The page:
The Controversial Organ

VINTAGE FAITH by Dan Kimball: Oh, how I love Lemon Jelly

The Controversial Organ
Picture1I love tracing origins of how things developed and why we do or think the things we do today. I have taught a class on worship at 2 different seminaries and when I was preparing for those, I did a study on the origin of various instruments used in worship. It turned out that the organ was quite a controversial instrument in it’s time.

Christians in the early church originally protested the bringing in of the organ into the church saying it was a “worldly” instrument. The organ at that time was used to signal praise in the emperor’s court, like trumpets are used when someone of royalty was formally entering. Around 500 AD the church began to adopt the usage of the organ from culture and used it to signal the entering of the Pope. So there was protest from Christians who felt there was compromise happening and that the church was allowing a worldly instrument into the church.

As time went on, there remained a high suspicion of the organ in thePicture2
church. They would only limit it to sounding off the pitch for the church singing of chant. So only a single note was allowed to be played because of it’s worldly association. Eventually, they weren’t as scared of the organ and began using it like we use it today. It’s so ironic that in more recent culture, the organ was so associated with what church music sounds like - that there are arguments when the organ is removed by people who are used to it. So there was a argument to get it unto the church, and arguments to get it out of the church.

When you study history, you realize that forms and expressions of worship have always been changing. Culture has influenced worship practices and styles - so much of what we do in our church gatherings today stems from a specific point in culture and what was happening at that time.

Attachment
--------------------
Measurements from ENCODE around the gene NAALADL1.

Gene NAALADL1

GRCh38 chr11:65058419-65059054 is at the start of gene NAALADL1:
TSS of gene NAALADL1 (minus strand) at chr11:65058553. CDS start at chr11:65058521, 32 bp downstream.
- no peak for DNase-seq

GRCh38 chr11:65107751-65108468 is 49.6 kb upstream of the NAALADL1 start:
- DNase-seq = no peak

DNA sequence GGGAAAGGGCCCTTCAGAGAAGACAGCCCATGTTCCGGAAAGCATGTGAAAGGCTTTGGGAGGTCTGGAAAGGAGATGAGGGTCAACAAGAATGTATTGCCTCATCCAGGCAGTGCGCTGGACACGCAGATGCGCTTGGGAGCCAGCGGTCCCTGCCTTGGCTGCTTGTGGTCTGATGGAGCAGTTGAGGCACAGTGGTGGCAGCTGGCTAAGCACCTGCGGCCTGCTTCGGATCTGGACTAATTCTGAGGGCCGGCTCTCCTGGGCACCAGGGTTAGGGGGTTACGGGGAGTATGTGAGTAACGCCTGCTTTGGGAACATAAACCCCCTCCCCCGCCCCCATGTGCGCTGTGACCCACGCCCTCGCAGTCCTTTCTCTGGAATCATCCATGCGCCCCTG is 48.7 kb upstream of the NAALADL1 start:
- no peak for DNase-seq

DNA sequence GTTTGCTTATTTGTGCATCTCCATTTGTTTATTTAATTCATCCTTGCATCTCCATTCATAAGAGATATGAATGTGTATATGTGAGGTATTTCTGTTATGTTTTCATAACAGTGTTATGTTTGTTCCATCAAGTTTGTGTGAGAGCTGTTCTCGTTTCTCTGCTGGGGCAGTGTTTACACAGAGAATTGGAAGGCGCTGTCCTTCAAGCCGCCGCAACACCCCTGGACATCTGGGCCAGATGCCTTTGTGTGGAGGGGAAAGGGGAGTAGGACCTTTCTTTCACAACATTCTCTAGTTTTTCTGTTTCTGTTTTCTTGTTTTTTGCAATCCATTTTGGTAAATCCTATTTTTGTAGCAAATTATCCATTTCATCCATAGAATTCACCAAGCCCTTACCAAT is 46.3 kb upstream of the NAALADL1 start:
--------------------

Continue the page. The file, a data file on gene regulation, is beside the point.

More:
I just read a transcript from a sermon by Nicky Gumbel and in the sermon he included two letters written from individuals in churches, who were complaining about the song selection and music.
One letter said:
“I am no music scholar, but I feel I know appropriate church music when I hear it. Last Sunday’s new hymn - if you an call it that - sounded like a sentimental love ballad one would expect to hear crooned in a saloon. If you insist on exposing us to rubbish like this - in God’s house! - don’t be surprised if many of the faithful look for a new place to worship. The hymns we grew up with are all we need”
This letter was written in 1863 and the song they were concerned about was the hymn
“Just As I Am”.

Another letter said:
“What is wrong with the inspiring hymns with which we grew up? When I go to church, it is to worship God, not to be distracted with learning a new hymn. Last Sunday’s was particularly unnerving. The tune was un-singable and the new harmonies were quite distorting.”

The letter was written in 1890 and about the hymn “What A Friend We Have in Jesus”.

It is fascinating how our own personal choices and preferences dictates what we feel is appropriate worship or not. The Scriptures themselves do not give us instruction about what style or instruments to use. I definitely have personal bias and preferences when it comes to various worship expressions and song styles. But I hope when I get older and there are new styles and approaches to worship that develop, that I will remember these letters and desire more for future generations to worship in ways that culturally they express their praise and worship to God (like the organ did in its time, or these songs criticized here).

It is all so interesting.

Posted by Dan Kimball on July 02, 2008